Picture Us in the Light

Book review by
Lucinda Dyer, Common Sense Media
Picture Us in the Light Book Poster Image
Compelling story of friendship, family, loss, and secrets.

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A lot or a little?

The parents' guide to what's in this book.

Educational Value

Gilbert presents her cast of almost exclusively Asian American characters without any literary fanfare. The takeaway for readers is that kids -- no matter their ethnicity -- can share the same dreams and anxieties about their futures.

Positive Messages

True friendships can be difficult, confusing, and sometimes hurtful but are always worth the effort.

 

Positive Role Models & Representations

Danny confronts some huge personal upheavals as his family faces a devastating financial crisis, and the secrets his parents have kept alter their lives forever. While he does make some unwise choices, Danny proves himself to be loyal, compassionate, and forgiving.

Violence

A flashback recalls the shocking suicide (not described) of one of the circle of friends.

Sex
Language

Some strong language: "s--t," "crap," "bitch," "f--k,", "damn," and "a--hole."

Consumerism

Characters shop at Costco; passing references to Sharpie, Vans shoes, Netflix, and Game of Thrones.

Drinking, Drugs & Smoking

One instance of a teen drinking. After the suicide of their friend, several characters decide to try to lessen their shock and grief by taking Xanax.

What parents need to know

Parents need to know that Kelly Loy Gilbert's Picture Us in the Light is the story of high school senior Danny Cheng, who lives with his Chinese immigrant parents in a San Francisco Bay Area town filled with "the overachieving kids of tech titans." While not from a wealthy family, Danny is an overachiever, having won early admission and a full scholarship to the Rhode Island School of Design. But this great news is overshadowed by Danny's dread of being separated from his best friend, Harry Wong, and his discovery of a box of papers that will begin the unraveling of closely guarded family secrets. A character commits suicide and there is some strong language ("s--t," "crap," "bitch," "f--k," and "a--hole"). The novel tackles tough issues -- sexual identity, suicide, and the pressure of high expectations -- that should make for serious discussions between teens and parents.

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What's the story?

As PICTURE US IN THE LIGHT begins, Danny Cheng has what seems to be an enviable life. He's been admitted to Rhode Island School of Design on a full scholarship, fulfilling his and his parents' dreams that he'll become an artist. At school, he has a close circle of friends, including his best friend, Harry Wong, and Harry’s girlfriend, Regina Chan. But Danny's excitement at being accepted at RISD is tempered by the dread and panic he feels at the thought of being separated from Harry. The story unfolds in flashbacks -- Danny's parents' life in China, the family's years in Texas and their move to California, how Danny met Harry and Regina, and the shocking suicide of one of the teens' friends. When Danny discovers a box of papers hidden in a closet, he begins to wonder if his parents have been truthful about the death of the older sister he never knew. But that's not the only secret his parents are keeping from Danny. When his father loses his job and the family is forced to move to another town, he learns that his parents have an even darker secret that will affect both their future and Danny's.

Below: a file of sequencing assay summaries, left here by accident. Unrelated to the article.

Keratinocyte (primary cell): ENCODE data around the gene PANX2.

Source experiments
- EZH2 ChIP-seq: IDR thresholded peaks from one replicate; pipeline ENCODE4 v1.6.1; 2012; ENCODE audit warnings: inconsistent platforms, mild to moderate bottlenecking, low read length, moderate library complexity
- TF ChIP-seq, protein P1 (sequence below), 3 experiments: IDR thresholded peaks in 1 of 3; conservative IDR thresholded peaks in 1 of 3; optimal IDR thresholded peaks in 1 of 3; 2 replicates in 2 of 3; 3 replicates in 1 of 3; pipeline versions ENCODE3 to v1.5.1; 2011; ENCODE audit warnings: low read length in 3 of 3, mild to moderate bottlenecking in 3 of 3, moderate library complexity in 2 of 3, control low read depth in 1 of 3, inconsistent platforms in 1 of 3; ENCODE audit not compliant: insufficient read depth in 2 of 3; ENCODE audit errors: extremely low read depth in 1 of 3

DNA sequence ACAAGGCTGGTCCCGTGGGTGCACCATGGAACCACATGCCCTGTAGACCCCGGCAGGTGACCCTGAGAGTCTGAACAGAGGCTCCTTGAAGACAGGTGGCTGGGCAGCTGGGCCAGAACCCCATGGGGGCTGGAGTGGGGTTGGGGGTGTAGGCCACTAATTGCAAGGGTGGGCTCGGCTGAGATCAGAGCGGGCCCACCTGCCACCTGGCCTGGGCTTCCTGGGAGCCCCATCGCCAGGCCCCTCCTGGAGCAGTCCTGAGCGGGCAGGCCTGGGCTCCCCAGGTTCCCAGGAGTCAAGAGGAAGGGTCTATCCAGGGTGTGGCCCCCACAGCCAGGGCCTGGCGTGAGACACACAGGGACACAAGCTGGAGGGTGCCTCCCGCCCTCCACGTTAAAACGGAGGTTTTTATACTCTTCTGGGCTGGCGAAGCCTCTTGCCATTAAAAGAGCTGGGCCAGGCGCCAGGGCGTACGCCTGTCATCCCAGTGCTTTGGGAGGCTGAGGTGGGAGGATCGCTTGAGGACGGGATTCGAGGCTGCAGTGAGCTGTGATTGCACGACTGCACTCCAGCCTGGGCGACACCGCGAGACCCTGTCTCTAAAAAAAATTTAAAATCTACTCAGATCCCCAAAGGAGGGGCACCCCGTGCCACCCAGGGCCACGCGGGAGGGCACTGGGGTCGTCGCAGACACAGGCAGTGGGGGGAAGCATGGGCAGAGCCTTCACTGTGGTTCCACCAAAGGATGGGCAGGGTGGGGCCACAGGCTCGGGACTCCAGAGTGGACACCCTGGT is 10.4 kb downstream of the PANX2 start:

Is it any good?

There's a lot going on in this novel with multiple storylines, shocking secrets, and flashbacks, but it's all grounded by the relatable and likable character of Danny Cheng. Most readers of Picture Us in the Light will probably catch on early to the truth about Danny's feelings for Harry and what really happened to his sister, but the second secret his parents have kept hidden is genuinely surprising.

Talk to your kids about ...

  • Families can talk about the pressure to succeed felt by characters in Picture Us in the Light. How do students at your school cope with stress about grades and getting into the right college?

  • Danny gives up a lot to help his parents. Do you think he made the right choice?

  • Has anyone at your school ever died in an accident or committed suicide? How did the students and administration handle it? 

Book details

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